Picks and Pans Review: Decision

UPDATED 10/03/1983 at 01:00 AM EDT Originally published 10/03/1983 at 01:00 AM EDT

by Allen Drury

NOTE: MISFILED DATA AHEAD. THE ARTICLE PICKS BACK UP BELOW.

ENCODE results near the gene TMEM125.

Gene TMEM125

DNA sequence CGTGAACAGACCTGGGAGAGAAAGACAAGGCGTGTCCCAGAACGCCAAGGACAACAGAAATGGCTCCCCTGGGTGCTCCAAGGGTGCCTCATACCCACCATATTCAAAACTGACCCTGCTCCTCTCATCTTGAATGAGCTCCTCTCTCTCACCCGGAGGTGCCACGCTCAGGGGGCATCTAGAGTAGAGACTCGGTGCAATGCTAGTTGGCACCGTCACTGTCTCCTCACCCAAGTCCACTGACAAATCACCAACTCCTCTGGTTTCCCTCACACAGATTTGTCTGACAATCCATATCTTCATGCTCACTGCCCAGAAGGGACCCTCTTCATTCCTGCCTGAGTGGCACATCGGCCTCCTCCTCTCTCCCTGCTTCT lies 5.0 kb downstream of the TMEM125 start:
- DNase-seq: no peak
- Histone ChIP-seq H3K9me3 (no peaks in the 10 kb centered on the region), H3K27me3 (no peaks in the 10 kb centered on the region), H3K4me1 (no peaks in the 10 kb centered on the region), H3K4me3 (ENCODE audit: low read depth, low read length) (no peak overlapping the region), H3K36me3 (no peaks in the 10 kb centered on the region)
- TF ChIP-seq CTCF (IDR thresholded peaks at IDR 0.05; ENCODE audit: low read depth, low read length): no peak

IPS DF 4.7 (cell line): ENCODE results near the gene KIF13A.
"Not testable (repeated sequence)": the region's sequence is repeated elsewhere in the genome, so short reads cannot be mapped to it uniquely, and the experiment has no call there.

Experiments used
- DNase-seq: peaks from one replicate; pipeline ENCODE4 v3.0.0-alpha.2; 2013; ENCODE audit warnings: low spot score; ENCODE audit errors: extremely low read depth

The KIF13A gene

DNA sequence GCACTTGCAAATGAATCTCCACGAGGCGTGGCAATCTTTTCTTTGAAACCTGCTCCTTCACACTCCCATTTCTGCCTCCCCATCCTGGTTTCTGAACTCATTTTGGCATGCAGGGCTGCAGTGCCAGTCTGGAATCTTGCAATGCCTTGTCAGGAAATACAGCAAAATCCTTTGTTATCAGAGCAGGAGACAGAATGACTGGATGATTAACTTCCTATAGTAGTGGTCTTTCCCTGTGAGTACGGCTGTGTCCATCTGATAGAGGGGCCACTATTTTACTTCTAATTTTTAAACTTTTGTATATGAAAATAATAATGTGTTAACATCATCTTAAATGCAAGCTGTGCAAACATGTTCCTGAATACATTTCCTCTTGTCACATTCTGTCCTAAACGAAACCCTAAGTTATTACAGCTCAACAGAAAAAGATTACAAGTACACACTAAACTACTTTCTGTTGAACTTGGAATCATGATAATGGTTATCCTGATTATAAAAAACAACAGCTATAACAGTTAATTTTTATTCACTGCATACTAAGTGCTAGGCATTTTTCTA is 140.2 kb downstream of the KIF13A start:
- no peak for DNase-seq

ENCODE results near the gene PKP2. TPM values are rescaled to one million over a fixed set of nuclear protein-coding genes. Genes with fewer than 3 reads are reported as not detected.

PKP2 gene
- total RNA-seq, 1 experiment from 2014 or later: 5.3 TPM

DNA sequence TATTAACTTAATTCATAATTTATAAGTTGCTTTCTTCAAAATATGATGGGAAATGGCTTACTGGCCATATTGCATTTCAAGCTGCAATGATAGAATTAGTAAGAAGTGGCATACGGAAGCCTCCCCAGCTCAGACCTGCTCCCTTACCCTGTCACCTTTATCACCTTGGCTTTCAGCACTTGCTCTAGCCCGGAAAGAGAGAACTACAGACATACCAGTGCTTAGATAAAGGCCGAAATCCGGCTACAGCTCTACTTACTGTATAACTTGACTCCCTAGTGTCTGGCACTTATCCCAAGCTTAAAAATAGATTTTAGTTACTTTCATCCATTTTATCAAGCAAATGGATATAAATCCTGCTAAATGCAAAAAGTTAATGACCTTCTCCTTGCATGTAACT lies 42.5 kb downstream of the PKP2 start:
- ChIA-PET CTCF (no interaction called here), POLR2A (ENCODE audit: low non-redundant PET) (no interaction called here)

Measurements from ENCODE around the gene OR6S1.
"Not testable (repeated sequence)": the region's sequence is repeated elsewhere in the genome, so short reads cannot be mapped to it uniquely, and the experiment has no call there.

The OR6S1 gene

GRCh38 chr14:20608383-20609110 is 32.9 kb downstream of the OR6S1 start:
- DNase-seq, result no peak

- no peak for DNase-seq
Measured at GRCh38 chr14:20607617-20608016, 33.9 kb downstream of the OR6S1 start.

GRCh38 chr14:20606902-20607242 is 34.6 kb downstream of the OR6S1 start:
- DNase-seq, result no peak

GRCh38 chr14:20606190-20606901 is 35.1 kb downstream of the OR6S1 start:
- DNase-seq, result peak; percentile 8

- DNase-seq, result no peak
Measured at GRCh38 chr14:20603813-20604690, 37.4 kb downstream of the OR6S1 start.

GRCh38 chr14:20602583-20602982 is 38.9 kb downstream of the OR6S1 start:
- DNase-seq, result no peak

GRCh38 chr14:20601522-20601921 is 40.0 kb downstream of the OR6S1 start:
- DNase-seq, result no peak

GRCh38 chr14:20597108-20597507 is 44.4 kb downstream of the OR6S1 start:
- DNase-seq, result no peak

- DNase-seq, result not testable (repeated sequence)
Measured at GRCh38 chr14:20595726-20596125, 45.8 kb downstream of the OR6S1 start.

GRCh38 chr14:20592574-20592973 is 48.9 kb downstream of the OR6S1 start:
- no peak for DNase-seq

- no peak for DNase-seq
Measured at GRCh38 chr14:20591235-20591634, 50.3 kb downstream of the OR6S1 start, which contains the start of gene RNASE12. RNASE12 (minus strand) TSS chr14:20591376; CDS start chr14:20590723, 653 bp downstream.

It's hard to believe that an author who once won a Pulitzer Prize (Advise and Consent) and has produced a dozen other novels can write a book as poor as this. The prose is clumsy. Sample: "Because he was also a man of great tenacity and determination and because Janie obviously grew to love him considerably more than she did her increasingly cold and absent-minded mother, which did not help, he had been able to pretend to himself for far longer than most that something less than half a loaf could be made to seem better than none." The hero is an ambitious lawyer who realizes his boyhood ambition to become a Supreme Court justice. When a crazed radical bombs the dedication ceremonies of a power plant in South Carolina, the judge's daughter is severely brain damaged. The radical's case winds up in Supreme Court, and guess which justice, who refuses to disqualify himself, has to cast the deciding vote: death penalty or no? There is a lot of prattling about a vigilante group called Justice Now! and some muddled polemic about how law and order have broken down in the U.S. This is old-fashioned melodrama of the most contrived and unbelievable type. (Doubleday, $17.95)

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